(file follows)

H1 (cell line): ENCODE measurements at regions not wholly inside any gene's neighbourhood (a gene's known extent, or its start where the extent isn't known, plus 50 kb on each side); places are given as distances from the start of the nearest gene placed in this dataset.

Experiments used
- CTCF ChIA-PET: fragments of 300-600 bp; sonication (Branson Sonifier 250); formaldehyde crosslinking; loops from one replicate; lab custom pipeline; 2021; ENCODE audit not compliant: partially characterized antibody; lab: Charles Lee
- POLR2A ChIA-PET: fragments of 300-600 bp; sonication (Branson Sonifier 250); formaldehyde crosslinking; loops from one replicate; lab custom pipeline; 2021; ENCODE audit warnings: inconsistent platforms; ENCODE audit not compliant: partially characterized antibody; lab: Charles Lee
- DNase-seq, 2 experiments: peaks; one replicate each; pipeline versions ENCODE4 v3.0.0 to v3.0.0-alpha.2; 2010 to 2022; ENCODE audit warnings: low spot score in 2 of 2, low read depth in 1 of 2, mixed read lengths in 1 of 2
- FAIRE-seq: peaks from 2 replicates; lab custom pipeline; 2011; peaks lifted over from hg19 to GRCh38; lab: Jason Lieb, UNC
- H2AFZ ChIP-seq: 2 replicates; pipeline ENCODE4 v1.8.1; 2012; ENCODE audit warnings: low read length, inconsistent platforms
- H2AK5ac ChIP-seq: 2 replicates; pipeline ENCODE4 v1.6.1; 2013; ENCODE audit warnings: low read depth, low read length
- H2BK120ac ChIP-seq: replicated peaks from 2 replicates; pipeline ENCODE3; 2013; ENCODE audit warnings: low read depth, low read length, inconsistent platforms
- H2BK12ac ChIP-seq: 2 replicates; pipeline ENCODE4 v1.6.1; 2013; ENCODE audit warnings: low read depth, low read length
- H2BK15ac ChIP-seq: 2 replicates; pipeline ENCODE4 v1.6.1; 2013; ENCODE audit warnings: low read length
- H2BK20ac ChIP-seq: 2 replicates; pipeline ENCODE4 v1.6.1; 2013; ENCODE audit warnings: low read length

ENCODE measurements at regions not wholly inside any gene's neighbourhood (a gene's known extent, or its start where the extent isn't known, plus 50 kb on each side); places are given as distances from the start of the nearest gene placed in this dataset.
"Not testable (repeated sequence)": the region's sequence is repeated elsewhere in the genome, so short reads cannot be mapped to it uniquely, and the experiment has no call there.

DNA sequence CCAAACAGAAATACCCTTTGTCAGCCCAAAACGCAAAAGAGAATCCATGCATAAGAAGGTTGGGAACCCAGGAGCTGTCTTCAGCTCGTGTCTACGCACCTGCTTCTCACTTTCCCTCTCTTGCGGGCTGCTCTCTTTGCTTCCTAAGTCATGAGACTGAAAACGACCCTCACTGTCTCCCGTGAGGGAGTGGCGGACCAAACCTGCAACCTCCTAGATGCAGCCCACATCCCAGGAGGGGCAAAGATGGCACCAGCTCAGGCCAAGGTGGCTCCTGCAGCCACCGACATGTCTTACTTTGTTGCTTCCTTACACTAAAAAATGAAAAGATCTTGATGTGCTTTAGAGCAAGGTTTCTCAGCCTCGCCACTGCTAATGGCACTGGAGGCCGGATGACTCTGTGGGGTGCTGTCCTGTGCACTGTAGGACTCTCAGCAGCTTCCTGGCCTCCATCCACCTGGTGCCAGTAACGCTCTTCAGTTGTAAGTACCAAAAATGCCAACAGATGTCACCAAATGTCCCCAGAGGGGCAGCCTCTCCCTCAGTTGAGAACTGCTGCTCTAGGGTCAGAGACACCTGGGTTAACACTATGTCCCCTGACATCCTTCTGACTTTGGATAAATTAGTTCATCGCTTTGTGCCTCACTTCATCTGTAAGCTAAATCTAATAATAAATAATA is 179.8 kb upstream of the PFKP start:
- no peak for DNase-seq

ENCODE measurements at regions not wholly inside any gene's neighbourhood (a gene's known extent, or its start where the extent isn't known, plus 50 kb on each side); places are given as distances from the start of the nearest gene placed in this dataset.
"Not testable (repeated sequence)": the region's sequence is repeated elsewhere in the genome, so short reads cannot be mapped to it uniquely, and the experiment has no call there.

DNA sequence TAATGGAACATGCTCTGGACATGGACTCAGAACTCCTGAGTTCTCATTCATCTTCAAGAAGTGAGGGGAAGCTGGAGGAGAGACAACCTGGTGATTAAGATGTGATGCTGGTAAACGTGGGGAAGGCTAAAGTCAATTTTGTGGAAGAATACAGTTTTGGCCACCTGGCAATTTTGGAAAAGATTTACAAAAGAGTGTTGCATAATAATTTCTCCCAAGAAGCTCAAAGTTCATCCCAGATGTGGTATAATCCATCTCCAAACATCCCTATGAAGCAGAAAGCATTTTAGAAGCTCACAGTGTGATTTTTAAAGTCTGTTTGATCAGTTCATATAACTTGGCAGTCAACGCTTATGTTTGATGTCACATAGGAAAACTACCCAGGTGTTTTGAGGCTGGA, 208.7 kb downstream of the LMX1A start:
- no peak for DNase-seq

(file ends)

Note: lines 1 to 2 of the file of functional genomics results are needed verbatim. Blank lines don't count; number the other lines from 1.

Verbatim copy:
H1 (cell line): ENCODE measurements at regions not wholly inside any gene's neighbourhood (a gene's known extent, or its start where the extent isn't known, plus 50 kb on each side); places are given as distances from the start of the nearest gene placed in this dataset.

Experiments used